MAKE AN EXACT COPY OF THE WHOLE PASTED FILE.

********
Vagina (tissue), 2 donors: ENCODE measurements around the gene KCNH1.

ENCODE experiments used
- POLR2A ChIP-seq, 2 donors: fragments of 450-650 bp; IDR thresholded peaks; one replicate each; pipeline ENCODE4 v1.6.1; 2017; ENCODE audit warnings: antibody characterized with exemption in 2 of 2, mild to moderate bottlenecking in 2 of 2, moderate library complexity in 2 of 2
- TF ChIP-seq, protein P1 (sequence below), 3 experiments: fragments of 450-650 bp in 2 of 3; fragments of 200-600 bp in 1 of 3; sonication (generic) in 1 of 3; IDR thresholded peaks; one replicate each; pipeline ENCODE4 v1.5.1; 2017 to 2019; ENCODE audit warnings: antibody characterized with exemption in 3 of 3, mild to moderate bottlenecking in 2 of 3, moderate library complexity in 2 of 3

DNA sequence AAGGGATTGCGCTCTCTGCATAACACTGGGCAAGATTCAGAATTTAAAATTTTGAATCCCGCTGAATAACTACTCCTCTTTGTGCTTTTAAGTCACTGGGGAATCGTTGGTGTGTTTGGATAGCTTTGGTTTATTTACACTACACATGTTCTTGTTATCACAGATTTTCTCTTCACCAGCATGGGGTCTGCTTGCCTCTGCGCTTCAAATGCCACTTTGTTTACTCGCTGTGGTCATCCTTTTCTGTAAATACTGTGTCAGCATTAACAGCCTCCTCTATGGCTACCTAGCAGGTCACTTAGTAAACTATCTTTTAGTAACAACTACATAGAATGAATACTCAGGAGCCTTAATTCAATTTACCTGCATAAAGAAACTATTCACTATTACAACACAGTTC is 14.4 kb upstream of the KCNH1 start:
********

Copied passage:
Vagina (tissue), 2 donors: ENCODE measurements around the gene KCNH1.

ENCODE experiments used
- POLR2A ChIP-seq, 2 donors: fragments of 450-650 bp; IDR thresholded peaks; one replicate each; pipeline ENCODE4 v1.6.1; 2017; ENCODE audit warnings: antibody characterized with exemption in 2 of 2, mild to moderate bottlenecking in 2 of 2, moderate library complexity in 2 of 2
- TF ChIP-seq, protein P1 (sequence below), 3 experiments: fragments of 450-650 bp in 2 of 3; fragments of 200-600 bp in 1 of 3; sonication (generic) in 1 of 3; IDR thresholded peaks; one replicate each; pipeline ENCODE4 v1.5.1; 2017 to 2019; ENCODE audit warnings: antibody characterized with exemption in 3 of 3, mild to moderate bottlenecking in 2 of 3, moderate library complexity in 2 of 3

DNA sequence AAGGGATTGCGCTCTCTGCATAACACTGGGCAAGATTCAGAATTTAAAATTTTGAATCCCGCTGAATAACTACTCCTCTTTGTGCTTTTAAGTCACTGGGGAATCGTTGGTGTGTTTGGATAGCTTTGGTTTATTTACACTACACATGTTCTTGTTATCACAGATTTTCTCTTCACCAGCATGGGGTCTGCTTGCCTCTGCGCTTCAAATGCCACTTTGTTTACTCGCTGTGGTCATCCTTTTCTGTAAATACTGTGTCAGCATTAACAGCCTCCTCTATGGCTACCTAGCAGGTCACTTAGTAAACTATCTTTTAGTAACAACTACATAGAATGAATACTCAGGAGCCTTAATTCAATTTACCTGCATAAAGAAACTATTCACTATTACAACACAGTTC is 14.4 kb upstream of the KCNH1 start: